Robert Jones reviews Caran d’Ache Luminance 6901 Permanent Pencils.
I was sent a box of 12 of these pencils to try, comprising:
- Prussian Blue
- Pthalocyanine Blue
- Light Cobalt Blue
- Grass Green
- Spring Green
- Lemon Yellow
- Permanent Red
- Perylene Brown
- Anthraquinoid Pink
Although I’ve been painting in oil, acrylic and watercolour for some 50 years, I rarely use coloured pencils. Coloured pencils were rough and ready affairs when I was a lad, so I never really got into them. So using these Luminance pencils was something of a voyage of discovery.
Price: £46.79 for a set of 12. Larger sets are also available and pencils can be purchased individually.
Where to buy: Art Supplies with Painters Online
This set came in a sturdy card box, lined with a set of channels which held the pencils firmly in place – a useful consideration if you’re receiving them by post: they could tolerate a good shaking.
The pencils themselves are cased in cedarwood, making them handsome artefacts in their own right, which means they are pleasant to hold and also makes them beautifully easy to sharpen.
On the occasions I’ve used coloured pencils in the past, the one thing you could rely on was that the wood would splinter, whether exposed to craft-knife or sharpener, and the ‘leads’ would shatter. This is certainly not a problem with these quality pencils, the leads are just about the strongest I’ve found since the demise of Berol pencils.
Luminance pencils are also lightfast.
The range of colours supplied in this set – I did not attempt to supplement it with other brands – would be good for portraiture (better, if there were a yellow ochre included) and are adequate for landscape work. I could have done with a more basic brown, i.e. a somewhat duller one, than the perylene brown, which has notes of crimson.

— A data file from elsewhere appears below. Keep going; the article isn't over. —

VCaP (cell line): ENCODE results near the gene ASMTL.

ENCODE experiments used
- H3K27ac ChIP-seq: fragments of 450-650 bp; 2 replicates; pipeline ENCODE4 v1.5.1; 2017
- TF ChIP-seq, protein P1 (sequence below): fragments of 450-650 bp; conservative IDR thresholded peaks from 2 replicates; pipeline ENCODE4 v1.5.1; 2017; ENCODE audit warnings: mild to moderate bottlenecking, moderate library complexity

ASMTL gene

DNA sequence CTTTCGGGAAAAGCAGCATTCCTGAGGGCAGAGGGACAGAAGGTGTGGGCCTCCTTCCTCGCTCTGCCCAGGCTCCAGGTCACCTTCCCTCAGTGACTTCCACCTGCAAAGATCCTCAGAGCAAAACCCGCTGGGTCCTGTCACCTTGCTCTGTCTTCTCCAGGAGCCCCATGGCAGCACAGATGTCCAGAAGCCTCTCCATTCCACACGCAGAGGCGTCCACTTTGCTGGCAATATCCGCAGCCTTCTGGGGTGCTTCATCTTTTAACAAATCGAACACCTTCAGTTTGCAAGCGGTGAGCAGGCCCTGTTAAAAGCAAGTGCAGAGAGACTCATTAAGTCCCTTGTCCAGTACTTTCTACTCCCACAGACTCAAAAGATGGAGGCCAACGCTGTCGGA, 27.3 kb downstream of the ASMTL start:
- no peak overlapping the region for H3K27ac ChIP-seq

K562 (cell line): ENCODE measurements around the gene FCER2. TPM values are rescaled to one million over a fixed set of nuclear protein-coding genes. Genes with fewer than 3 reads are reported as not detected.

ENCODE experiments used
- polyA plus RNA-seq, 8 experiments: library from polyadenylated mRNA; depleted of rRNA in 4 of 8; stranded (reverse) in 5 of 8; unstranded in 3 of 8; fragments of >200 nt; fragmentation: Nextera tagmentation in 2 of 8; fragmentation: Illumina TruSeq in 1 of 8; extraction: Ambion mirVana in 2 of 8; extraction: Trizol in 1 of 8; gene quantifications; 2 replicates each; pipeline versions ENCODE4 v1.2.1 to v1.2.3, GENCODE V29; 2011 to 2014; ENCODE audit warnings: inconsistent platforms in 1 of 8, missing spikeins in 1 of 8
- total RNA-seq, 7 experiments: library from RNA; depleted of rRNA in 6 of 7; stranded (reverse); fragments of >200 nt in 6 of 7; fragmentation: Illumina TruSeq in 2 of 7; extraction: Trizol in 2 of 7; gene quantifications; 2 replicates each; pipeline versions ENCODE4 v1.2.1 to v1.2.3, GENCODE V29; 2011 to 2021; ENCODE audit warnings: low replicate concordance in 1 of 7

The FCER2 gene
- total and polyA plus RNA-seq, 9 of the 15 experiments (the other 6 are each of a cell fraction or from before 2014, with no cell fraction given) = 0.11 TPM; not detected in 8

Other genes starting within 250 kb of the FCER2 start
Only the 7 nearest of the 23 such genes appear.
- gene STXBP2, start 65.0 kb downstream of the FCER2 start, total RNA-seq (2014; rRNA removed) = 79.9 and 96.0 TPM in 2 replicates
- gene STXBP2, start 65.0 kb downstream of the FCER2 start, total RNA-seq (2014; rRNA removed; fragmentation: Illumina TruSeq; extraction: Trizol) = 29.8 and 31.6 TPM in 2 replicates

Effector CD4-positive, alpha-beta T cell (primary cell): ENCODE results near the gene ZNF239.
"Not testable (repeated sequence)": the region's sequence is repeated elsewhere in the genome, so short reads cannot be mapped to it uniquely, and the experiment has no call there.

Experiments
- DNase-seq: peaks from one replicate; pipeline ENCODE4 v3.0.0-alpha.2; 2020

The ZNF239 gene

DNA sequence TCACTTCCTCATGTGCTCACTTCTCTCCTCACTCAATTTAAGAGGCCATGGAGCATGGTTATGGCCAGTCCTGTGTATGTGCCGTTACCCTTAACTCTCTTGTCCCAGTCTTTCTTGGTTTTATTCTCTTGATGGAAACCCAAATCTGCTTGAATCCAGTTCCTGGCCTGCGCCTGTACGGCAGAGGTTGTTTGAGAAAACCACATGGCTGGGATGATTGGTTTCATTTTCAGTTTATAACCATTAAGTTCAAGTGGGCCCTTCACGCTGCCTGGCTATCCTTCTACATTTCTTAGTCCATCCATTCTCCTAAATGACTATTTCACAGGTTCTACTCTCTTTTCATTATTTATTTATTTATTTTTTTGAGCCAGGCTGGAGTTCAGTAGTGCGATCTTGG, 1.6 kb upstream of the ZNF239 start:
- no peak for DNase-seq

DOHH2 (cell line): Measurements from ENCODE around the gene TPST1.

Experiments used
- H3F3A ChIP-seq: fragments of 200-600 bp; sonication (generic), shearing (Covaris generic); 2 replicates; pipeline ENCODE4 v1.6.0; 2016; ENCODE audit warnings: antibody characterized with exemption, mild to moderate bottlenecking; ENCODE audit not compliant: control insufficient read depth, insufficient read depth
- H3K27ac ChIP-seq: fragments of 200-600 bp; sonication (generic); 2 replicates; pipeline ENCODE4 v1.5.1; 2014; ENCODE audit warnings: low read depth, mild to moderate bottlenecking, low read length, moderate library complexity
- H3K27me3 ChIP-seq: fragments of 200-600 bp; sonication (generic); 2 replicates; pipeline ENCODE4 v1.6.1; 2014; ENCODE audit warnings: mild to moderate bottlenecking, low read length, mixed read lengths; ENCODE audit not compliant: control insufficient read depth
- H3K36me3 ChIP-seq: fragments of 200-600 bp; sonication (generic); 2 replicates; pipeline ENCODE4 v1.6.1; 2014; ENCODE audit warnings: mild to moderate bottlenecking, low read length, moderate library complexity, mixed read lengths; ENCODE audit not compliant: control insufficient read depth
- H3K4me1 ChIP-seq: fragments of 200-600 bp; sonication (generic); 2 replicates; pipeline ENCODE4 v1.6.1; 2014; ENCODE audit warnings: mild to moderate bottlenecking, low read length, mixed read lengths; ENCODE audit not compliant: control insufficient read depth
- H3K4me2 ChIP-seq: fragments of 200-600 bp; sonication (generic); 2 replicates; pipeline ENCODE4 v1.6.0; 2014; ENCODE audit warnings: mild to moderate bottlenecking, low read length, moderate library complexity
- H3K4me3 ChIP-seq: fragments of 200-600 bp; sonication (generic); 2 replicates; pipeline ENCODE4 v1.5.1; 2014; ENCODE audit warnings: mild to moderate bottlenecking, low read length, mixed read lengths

As always, with any make of coloured pencil, I find some of the names given to the colours a little weird; why specify anthraquinoid pink, or perylene brown, and then label your greens ‘grass green’ or ‘spring green’? Is this trying to tell us something about the components of the pigments, or not? And why offer Prussian blue and pthalocyanine blue in the same set – when an ultramarine would have given us a red-leaning blue?
These are however just quibbles – any trial set will offer a representative sample of the colours available; there are many more offered by Caran d’Ache (the full range is 100 colours) and a medium is available to use with them, which they say enhances the colours, and makes them more readily blend-able. I may well treat myself to that...
Testing the pencils
To test the pencils, I used them with ink on laid paper and on their own on two makes of 200gm paper, one somewhat rougher than the other.
I found they worked well on all three papers, laying down colour which was vibrant from the start, and offered a creamy consistency: reminding me slightly of using oil pastels.
They take erasing, not that I did much of that, resist water and are very resistant to smudging. This means they’re more suitable for layering than for blending.
Working them with a tortillon gives them a burnished look – which I don’t much like! But it’s a perfectly good look if you do like it – if you enjoy ‘polishing’ your drawings, they work well.
You do need the black if you’re aiming for any sort of precision or hard, sharp edges – or you can add ink of course.
Have they converted me to coloured pencils? Well, no, but I’d certainly use them for quick sketches and colour notes outside.
This isn't a critisism of Luminanace though, there’s not a coloured pencil invented that would turn me into a devotee of a material which I find takes quite a lot of work and doesn’t flow in the way that paint and ink do.